This week I shall be writing from Salzburg, where I have come for a three-day conference.
Getting from Beirut to Salzburg is much like getting from, say, Des Moines to Albany. There are no direct flights. Hence my travels this morning began with the 3:25 am Lufthansa flight to Frankfurt.
We arrived to Frankfurt at 6:25, leaving just over an hour and a half until the Salzburg flight. Naturally, I was desperate for tea. While G caught up on the night’s sms traffic, I scouted out the nearby Haagen-Dazs.
Full line of coffee drinks? yes.
“Assorted teas” offered? yes.
Excellent, I thought. I can’t wait for a cup of tea.
As an Iowan, I should know better than to count my beverage chickens before they’ve been hatched.
My conversation with the barista went as follows:
me: I’d like a regular coffee, an Americano, with milk [for G, who tolerates but does not share my tea habit].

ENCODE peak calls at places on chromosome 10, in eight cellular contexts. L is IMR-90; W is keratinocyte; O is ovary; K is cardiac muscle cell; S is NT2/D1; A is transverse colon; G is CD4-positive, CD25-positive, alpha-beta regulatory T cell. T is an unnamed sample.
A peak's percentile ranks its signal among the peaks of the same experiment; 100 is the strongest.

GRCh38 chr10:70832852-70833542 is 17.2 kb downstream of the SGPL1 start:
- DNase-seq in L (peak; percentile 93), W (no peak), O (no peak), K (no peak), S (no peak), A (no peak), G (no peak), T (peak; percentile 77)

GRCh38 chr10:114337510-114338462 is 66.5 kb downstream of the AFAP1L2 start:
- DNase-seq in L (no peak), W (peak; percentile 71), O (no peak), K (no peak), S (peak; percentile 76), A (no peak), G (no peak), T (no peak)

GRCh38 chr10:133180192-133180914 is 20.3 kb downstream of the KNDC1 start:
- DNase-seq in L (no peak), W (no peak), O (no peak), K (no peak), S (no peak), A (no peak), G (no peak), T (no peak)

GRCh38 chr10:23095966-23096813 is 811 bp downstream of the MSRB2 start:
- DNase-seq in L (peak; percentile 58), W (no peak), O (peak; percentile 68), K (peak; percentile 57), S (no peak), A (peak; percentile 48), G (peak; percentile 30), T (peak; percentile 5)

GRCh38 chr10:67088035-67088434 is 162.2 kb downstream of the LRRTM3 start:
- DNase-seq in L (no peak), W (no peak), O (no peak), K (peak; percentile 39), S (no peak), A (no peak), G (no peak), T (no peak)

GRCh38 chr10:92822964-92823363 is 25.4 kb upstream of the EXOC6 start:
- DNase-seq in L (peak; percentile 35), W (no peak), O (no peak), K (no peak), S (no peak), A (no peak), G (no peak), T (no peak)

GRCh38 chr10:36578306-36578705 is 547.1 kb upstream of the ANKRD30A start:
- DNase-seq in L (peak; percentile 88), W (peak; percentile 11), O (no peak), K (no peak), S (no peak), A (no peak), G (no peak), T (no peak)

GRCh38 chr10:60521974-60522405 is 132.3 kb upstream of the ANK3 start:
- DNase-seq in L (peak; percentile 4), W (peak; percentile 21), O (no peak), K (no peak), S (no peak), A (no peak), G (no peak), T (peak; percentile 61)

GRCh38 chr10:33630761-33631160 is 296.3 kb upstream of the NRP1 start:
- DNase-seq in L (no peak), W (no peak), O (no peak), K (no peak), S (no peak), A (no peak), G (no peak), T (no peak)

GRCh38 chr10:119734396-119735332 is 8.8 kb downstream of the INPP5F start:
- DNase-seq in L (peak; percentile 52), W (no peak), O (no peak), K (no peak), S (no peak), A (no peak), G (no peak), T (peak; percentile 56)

HDb: I’m sorry. We do not serve coffee with milk. The Americano is only available black.
me: What? It doesn’t need to be steamed – just an Americano with milk.
HDb: I’m sorry, it does not come that way. The American coffee only comes black. If you want a coffee with milk, you must order a caffe latte.
I was torn between the desire to point out to her that as an American of many years’ standing I could guarantee that American coffees were indeed drunk with milk, and my desire to get the drinks ordered and move on.
Fine, I said. I would like a caffe latte. I would also like an English breakfast tea, with milk.
HDb: I’m sorry. We do not serve tea with milk.
HDb: You can have tea, or you can have milk. We do not serve tea with milk.
me: But I’m ordering an English breakfast tea. The English always drink their tea with milk.
HDb: I’m sorry, but if you want milk it is a separate drink, for 3,30 Euros.
me: [fuming silently and thinking: what is it with the Germans and dairy products?] No, thank you.
It is now 10 pm in Salzburg, and I have recently finished the day’s first and only cup of tea. This may be a long week … !